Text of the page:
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This chapter is from the book

This chapter is from the book

3.14 Hoisting


In this “mad hatter” section, we take up another complex subject that you can easily avoid by following three simple rules. They are:

  • Don’t use var

  • Use strict mode

  • Declare variables and functions before using them

If you want to understand what happens when you don’t follow these rules, read on.

JavaScript has an unusual mechanism for determining the scope of a variable—that is, is the region of a program where the variable can be accessed. Consider a local variable, declared inside a function. In programming languages such as Java, C#, or C++, the scope extends from the point where the variable is declared until the end of the enclosing block. In JavaScript, a local variable declared with let appears to have the same behavior:

function doStuff() { // Start of block
  . . . // Attempting to access someVariable throws a ReferenceError
  let someVariable // Scope starts here
  . . . // Can access someVariable, value is undefined
  someVariable = 42
  . . . // Can access someVariable, value is 42
} // End of block, scope ends here

However, it is not quite so simple. You can access local variables in functions whose declarations precede the variable declaration:

function doStuff() {
  function localWork() {
    console.log(someVariable) // OK to access variable
    . . .
  let someVariable = 42
  localWork() // Prints 42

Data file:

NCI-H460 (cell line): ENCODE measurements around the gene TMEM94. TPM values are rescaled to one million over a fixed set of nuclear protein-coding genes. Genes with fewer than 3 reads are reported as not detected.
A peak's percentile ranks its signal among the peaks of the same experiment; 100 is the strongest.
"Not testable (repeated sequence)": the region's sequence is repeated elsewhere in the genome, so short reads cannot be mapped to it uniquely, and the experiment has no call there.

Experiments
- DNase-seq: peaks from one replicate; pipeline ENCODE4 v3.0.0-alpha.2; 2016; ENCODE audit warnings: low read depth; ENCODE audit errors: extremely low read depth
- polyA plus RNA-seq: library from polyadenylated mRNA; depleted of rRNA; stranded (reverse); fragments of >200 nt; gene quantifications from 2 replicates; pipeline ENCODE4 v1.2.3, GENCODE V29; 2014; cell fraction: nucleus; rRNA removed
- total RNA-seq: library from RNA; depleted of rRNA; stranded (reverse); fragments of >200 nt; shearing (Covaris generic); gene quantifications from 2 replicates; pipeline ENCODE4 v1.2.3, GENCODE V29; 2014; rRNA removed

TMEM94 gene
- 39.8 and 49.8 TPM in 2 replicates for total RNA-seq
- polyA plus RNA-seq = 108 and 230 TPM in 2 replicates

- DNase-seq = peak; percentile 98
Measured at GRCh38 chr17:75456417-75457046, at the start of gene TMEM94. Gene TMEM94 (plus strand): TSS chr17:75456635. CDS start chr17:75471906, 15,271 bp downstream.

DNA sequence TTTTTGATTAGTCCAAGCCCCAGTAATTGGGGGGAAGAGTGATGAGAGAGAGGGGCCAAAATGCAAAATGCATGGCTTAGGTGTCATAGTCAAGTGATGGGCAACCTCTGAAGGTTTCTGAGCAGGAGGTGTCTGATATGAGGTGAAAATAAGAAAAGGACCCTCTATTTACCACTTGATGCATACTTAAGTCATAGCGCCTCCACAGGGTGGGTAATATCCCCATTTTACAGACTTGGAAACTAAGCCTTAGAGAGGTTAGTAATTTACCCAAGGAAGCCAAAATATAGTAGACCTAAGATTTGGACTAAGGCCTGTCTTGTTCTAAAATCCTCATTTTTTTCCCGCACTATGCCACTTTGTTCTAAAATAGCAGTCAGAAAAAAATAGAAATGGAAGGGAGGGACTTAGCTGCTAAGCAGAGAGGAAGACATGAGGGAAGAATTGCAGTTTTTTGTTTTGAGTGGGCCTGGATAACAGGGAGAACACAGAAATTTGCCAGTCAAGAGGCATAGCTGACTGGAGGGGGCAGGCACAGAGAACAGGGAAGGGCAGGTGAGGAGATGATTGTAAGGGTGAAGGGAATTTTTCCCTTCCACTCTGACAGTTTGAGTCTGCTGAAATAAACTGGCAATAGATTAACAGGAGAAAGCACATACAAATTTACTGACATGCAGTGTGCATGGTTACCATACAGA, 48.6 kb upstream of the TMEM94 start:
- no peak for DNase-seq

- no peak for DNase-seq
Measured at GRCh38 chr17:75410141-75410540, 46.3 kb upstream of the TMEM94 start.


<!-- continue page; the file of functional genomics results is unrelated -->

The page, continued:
In JavaScript, every declaration is hoisted to the top of its scope. That is, the variable or function is known to exist even before its declaration, and space is reserved to hold its value.

Inside a nested function, you can reference hoisted variables or functions. Consider the localWork function in the preceding example. The function knows the location of someVariable because it is hoisted to the top of the body of doStuff, even though that variable is declared after the function.

Of course, it can then happen that you access a variable before executing the statement that declares it. With let and const declarations, accessing a variable before it is declared throws a ReferenceError. The variable is in the “temporal dead zone” until its declaration is executed.

However, if a variable is declared with the archaic var keyword, then its value is simply undefined until the variable is initialized.

Since functions are hoisted, you can call a function before it is declared. In particularly, you can declare mutually recursive functions:

function isEven(n) { return n === 0 ? true : isOdd(n -1) }
function isOdd(n) { return n === 0 ? false : isEven(n -1) }

As long as you use strict mode and avoid var declarations, the hoisting behavior is unlikely to result in programming errors. However, it is a good idea to structure your code so that you declare variables and functions before they are used.

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